The steady decline in international coal prices affected the company’s plans, which temporarily decreased production and cut its payroll.

Lengas (Nothofagus pumilio) and Antarctic Beech (Nothofagus antarctica) seen on Riesco Island, in Chile’s Patagonia wilderness region, which is threatened by coal mining. Credit: Claudio Magallanes Velazco/Riesco Island Alert

Lengas (Nothofagus pumilio) and Antarctic Beech (Nothofagus antarctica) seen on Riesco Island, in Chile’s Patagonia wilderness region, which is threatened by coal mining. Credit: Claudio Magallanes Velazco/Riesco Island Alert

To open the Invierno mine, 400 hectares of native woodland were cut, a lake was dried up, and the functioning of the water in the surrounding area was modified. It currently has three sterile waste dumps, each one 60 mts high.

“Everything is becoming polluted. Some 1,500 hectares of land will be directly affected, including 500 metres of open pit which has already reached 100 of the projected 180 metres in depth,” said Ana Stipicic, spokesperson for the social and ecological movement Riesco Island Alert.

“The last report on pollution we made was on the impact on the Chorrillo Invierno Dos River. Now we learned that the Cañadón and Chorrillo Los Coipos Rivers were also polluted. There are settling ponds to remove matter from wastewater, but they don’t work,” the activist, who is Gregor’s sister, told IPS in Santiago.

She said that the rivers affected a wetland and “along the shore there are enormous pieces of coal. The mining port and the crushers that crush the mineral throw charcoal into the sea. Nobody has studied this.”

Ana Stipicic said particles in the air “fall on the surrounding grazing lands, woods and water bodies where there is rich fauna.” She added that the mining activity “has caused huge movements of wildlife, from woodpeckers to huemul deer and capybara.”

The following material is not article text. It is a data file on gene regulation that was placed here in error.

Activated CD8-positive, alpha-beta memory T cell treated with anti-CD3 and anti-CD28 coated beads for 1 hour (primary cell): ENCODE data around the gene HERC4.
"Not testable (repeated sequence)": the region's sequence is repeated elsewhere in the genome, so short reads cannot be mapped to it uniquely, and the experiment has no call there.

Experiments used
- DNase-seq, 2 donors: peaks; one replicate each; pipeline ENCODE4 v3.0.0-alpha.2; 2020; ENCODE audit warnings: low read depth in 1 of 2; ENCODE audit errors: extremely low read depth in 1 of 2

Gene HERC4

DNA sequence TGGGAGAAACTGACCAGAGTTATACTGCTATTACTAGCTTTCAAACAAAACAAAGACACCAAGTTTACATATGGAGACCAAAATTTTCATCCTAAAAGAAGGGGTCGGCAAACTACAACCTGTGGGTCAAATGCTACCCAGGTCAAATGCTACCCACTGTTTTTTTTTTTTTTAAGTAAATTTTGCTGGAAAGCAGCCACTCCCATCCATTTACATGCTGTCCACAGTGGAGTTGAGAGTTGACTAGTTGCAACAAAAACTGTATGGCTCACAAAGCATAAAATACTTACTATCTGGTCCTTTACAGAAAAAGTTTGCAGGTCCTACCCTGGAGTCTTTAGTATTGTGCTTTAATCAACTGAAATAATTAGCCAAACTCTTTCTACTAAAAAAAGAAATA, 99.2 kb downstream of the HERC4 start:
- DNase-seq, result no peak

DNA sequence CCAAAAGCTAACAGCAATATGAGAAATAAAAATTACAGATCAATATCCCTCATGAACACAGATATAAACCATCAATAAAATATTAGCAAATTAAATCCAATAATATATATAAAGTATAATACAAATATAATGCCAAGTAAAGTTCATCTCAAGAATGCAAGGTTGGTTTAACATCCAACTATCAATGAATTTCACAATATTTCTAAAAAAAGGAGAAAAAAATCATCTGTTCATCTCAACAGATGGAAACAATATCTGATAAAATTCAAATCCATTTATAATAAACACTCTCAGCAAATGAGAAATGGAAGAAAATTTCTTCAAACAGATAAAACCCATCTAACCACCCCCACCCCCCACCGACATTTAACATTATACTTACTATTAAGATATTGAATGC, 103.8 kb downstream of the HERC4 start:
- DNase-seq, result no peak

Biologist Juan Capella, from the Yubarta Foundation, complained that the shipping of coal through the Otway gulf, the Gerónimo channel and the Magellan Strait has affected humpback whales and dolphins that live in this area, where the Francisco Coloane Marine Park is located.

“There are reported cases of collisions of cargo ships with whales. The more coal that is transported and the heavier the ship traffic in such a narrow channel, the higher the chances of collisions and deaths of whales. The latest recorded case occurred in March, when a ship ran into a whale and killed it,” he told IPS from Punta Arenas, capital of Magallanes province.

Map of the location of coal mines on Riesco Island at the southern tip of Chile. Credit: Riesco Island Alert

Map of the location of coal mines on Riesco Island at the southern tip of Chile. Credit: Riesco Island Alert

Climate specialist Nicolás Butorovic said that during the Environmental Impact Assessment of the Invierno mine, “we proved that the modelling was wrong with respect to settleable particulate matter. They predicted 60 micrograms per day while the stations measured up to 158.”

The company had stated that it would not use dynamite explosions since they sought sustainable mining. It also claimed that winds in the area averaged 39 kilometres per hour when in fact they can reach up to more than 180 kilometres per hour.

Fernando Dougnac, head of the organisation of environmentalist lawyers FIMA, filed legal action which brought the explosions to a halt.

Dougnac told IPS in Santiago that in his legal presentation he included veterinary records from the year 1998, showing that during breeding season, sheep are highly susceptible to noise, to the point that workers are asked to stay out of the areas where the sheep are mating or raising young.

“We expect the explosions to be stopped during those months. The Invierno mine needs to cut operating costs, so they will insist on making detonations the four times a week that they are allowed,” said Ana Stipicic.

The national director of Greenpeace Chile, Matías Asún, told IPS that the mining company “deceived the population and disregarded the regulations to later be allowed to use dynamite explosions.”

In his opinion “Chile’s environmental authority operates on the basis of economic and commercial criteria. Their official discourse is not the protection of the environment but the protection of investment and the environment.”

He said “it is anachronistic that in a country where renewable energies are experiencing remarkable growth at a global scale and coal is in decline, on top of the many territorial conflicts generated, a subsidy is granted violating de facto environmental regulations and the commitments that the own company made to the community.”

“Riesco Island is not sustainable without cutting costs with environmental impacts,” he stressed.

Independent legislator for Magallanes province Gabriel Boric told IPS that the company presented the coal mining project in a fragmented manner to obtain approval.